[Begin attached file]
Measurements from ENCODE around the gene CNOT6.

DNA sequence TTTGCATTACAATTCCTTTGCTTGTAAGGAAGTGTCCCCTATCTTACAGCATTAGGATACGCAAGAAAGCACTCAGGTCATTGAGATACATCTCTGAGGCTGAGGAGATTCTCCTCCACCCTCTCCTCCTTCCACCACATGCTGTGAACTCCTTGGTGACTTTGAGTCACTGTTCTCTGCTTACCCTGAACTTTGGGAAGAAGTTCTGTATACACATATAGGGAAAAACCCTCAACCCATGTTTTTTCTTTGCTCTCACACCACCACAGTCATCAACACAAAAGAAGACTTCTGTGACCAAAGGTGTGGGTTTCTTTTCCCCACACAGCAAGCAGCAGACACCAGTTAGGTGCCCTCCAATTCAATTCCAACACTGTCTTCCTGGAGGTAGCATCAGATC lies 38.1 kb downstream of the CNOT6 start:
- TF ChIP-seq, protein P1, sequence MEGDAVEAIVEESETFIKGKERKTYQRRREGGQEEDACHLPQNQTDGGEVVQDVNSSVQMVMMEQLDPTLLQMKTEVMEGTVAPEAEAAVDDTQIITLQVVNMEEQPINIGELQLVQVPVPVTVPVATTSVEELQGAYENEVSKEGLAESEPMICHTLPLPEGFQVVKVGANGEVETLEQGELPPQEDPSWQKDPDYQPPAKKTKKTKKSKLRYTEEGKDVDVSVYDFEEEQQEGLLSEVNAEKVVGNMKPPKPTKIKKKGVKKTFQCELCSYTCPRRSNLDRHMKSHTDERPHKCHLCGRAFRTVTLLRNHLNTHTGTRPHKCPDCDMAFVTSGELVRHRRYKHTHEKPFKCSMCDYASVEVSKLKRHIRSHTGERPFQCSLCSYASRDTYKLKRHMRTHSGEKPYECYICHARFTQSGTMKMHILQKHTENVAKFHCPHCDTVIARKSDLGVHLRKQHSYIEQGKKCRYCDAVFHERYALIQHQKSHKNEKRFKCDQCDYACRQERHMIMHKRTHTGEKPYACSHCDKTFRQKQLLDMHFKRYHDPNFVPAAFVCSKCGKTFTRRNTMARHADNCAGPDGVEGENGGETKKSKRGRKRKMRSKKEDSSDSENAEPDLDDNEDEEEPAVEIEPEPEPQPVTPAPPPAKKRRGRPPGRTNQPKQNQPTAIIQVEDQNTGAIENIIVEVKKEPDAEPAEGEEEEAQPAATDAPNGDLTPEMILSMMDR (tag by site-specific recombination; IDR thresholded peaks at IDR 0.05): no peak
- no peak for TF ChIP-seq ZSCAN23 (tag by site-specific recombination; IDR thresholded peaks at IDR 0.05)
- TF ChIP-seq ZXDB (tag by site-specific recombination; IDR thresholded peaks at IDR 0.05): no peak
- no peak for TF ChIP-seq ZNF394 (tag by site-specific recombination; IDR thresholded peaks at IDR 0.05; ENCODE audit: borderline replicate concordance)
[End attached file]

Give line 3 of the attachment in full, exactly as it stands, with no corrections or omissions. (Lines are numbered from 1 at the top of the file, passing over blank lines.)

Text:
- TF ChIP-seq, protein P1, sequence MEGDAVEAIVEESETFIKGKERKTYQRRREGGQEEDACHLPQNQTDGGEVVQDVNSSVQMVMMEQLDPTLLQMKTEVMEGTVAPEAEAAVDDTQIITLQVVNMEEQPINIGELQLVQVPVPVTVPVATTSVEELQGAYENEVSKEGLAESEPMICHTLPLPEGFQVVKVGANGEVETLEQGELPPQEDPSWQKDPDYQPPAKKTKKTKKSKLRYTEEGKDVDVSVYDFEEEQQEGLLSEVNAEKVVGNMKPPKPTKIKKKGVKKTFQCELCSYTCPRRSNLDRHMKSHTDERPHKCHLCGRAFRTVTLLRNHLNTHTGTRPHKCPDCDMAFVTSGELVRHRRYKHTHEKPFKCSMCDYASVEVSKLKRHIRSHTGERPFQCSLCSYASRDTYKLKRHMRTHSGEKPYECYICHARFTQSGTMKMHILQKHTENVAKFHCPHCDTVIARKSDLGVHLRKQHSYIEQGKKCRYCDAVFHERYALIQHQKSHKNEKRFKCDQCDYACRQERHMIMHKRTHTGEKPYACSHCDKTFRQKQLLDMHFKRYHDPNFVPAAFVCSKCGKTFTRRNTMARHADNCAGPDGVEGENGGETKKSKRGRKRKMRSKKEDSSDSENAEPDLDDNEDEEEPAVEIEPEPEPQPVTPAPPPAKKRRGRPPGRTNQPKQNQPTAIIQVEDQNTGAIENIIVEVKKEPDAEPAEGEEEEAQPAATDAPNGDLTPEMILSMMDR (tag by site-specific recombination; IDR thresholded peaks at IDR 0.05): no peak